Agabas A Hate Supeme

Agabas - A Hate Supreme


Give me an F! Give me an A! Give me a D! Give me a J!. What´s that spell?!! What´s that spell?!! Furious, Angry, Death, Jazz!

And wow! That is what this release contains - a whirl of music and lyrics conveying exasperation and frustration with the state of things. The music is rapid and brisk, sung in hoarse frustrated growling, tight Death Metal with a whirling saxophone. The release is in many ways contrasting the contemplative sense of John Coltrane´s A Love Supreme (1965), but with nods to the more intense parts of Coltrane´s masterpiece.

You might know the artist I am paraphrasing in the intro; Country Joe McDonald at the 1969 Woodstock festival when introducing his song made 300 000+ people shout a loud fuck venting their frustration over the Vietnam war and society in general.

Coming back to current affairs, Agabas, like many others, is filled with exasperated frustration at how society is evolving for the young people living through it. Agabas would probably have done the same way as McDonald if they had the chance and the answer would be the same today. Agabas never will of course, but they can give their frustration shape through lyrics and extremely frenzied Death Jazz. It is music like this that keeps you sane. And probably them too. It helps very well with the itching one can feel sometimes.

You sense the music´s breakneck power from the first note as the album opens with distorted riffs, fierce drumming, rumbling bass, and a swirling energetic saxophone in the opening song, “Megafon i et ekkokammer”. Yes, all the lyrics are in Norwegian, in the dialect of the area around Trondheim where the band is based. The title translates to Megaphone in an Echo Chamber and the vocalist with his hoarse growling spews out the words in anger at those who scream just to get a screaming echo back; “You hear no one else / You just want to argue / A megaphone in an echo chamber” (translated). The music varies between tight raging repetitive parts and releases with coarse growls and sax, but the drums and bass never fall back behind the pace of the fast music.

There is no time to catch your breath as you are swirled into the tumultous surroundings of the next song´s staccato rhythm that slides into raw echoing vocals with the fast sax breathing life into frustrated anger. The bass grooves, the riffs drive forward as the bass pitches upwards, and the whole band shouts in the background. The song is called “Steg etter steg”, which translates into Step by Step, and the staccato repetitiveness underlines the title. The song has a fascinating middle part that leaves the drums to rumble on alone before the saxophone blows back lingering in the layers of the heavy Death Metal music. The instrument pirouettes in the music from the low to high pitches and back.

The bass and drums open the next song “Evneveik” (Incabable) before the whole band joins with the saxophone first as a support instrument while the riff from the guitars joins the bass. Angry vocals are growling while the sax pushes the music forward in controlled turmoil with the occasional dip into some dissonant blows. With the help of the angry growls the vocalist and the rest of the band hammer in the message (translated): ”Your rant lost its charm long before you opened your mouth / I see you crawling out of your hole every time you get your chance to use tragedy as conspiracy fuel / As long as you have a foreigner to point to, you and your confirmation bias are safe”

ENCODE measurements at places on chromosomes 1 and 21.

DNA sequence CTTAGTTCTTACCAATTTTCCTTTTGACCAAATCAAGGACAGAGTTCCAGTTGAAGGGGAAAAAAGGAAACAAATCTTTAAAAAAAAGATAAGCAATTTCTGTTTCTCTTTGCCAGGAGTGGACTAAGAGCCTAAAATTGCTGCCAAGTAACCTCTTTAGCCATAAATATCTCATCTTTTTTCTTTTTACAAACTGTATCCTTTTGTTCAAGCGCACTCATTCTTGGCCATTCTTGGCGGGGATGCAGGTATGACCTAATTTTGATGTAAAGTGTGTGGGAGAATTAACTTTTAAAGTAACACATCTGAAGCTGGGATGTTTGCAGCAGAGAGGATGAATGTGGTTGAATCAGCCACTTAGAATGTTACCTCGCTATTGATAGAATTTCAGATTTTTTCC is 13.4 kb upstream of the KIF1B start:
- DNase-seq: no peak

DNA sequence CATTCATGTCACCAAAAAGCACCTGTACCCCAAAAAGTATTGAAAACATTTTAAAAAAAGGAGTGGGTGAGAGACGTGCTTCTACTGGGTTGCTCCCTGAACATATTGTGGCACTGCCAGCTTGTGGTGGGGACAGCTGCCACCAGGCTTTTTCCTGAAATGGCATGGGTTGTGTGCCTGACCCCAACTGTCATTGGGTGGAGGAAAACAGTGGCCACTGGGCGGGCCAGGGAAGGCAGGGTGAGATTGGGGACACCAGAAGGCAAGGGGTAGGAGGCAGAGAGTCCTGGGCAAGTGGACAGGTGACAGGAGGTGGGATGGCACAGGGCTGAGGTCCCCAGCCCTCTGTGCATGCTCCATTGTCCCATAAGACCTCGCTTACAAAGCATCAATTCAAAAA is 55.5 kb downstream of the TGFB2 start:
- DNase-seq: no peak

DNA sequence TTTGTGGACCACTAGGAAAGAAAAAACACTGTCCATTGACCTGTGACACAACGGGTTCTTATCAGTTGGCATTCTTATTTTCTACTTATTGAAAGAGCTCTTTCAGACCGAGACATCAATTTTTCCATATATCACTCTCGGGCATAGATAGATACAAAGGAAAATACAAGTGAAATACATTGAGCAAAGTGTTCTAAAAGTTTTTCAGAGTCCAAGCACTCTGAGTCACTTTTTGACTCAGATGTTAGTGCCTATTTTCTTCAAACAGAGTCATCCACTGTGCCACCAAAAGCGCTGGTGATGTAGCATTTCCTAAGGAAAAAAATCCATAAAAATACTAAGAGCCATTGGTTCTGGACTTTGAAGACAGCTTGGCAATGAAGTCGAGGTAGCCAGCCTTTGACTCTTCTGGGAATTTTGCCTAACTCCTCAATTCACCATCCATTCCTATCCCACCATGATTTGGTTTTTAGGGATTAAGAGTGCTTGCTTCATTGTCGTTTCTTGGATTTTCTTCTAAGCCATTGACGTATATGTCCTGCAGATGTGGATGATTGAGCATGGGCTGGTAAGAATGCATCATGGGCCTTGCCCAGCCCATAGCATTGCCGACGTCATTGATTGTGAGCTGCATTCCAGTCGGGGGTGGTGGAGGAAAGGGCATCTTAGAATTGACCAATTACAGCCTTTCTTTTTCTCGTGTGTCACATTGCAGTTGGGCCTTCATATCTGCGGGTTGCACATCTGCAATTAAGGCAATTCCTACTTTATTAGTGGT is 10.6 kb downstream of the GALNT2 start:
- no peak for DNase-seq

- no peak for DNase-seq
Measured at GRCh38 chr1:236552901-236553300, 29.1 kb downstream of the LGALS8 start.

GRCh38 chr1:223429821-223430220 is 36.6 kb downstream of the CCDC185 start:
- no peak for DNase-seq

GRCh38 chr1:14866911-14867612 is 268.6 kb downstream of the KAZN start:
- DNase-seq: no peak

After reminding us in the previous song that the worst mass shooting in modern times was performed by a 32-year-old white Norwegian male, the next song “Mitt liv til ingenting” (My Life for Nothing) opens with bare hoarse vocals and steady diverse drumming. We are yanked into music that is even more heavily turbulent than before, at least because of the drumming, bass and swirling saxophone that drives straight into the next intense song, “Overstimulert” (Overstimulated). Sax’s instrument leads the way, the song shifting from a fast pace to an even faster one, the saxophone spiraling with the hoarse growling driving everything forward. The song really gives meaning to the word “overstimulated”.

It is fast, it is agitated, but this sextet is comprising good musicians and it does not become a mess. They know how to let the music breathe even in the most intense parts. In the song ”Agabas” the tempo has a furious drive with vocals echoing each other. But it takes a breath for the sax to let some air into the music before it intensifies into blast mode where the sax rises up frantic and wild. It becomes extremely energetic with fast tremolo guitars, and a high-pitched solo flies away as the band shouts “Agabas”.

The vocalist sings with raging hoarse growling on ”Agabas”: “We’ve had enough / We are furious / We want justice / We’ve had enough / We are furious /And we’re all in.” (translated). Doing this, they reflect the main scene in the 1976 film Network where the newscaster suddenly begins ranting on live TV: “I don’t have to tell you things are bad. Everybody knows things are bad. (…) I’m as mad as hell and I’m not going to take this anymore!”. To top this mirroring of the past off, they close the album with a vigorous version of a-ha´s 1985 hit ”The Sun Always Shines on T.V.”.

The band really succeeds in reflecting this blurred, rapidly changing world we live in where there seems to be no room for delayed reflection, the contradictions are everywhere; everything has to happen instantly; absurd polarization leads to violence and bullying; and the stimulation of the senses is a constant. They are not the first to be infuriated by the zeitgeist, and they will not be the last. But as I said, we need music like this to help relieve the itching if only for 38 minutes. But you can always set your player on repeat and dive deeper into the layers of this amazing release.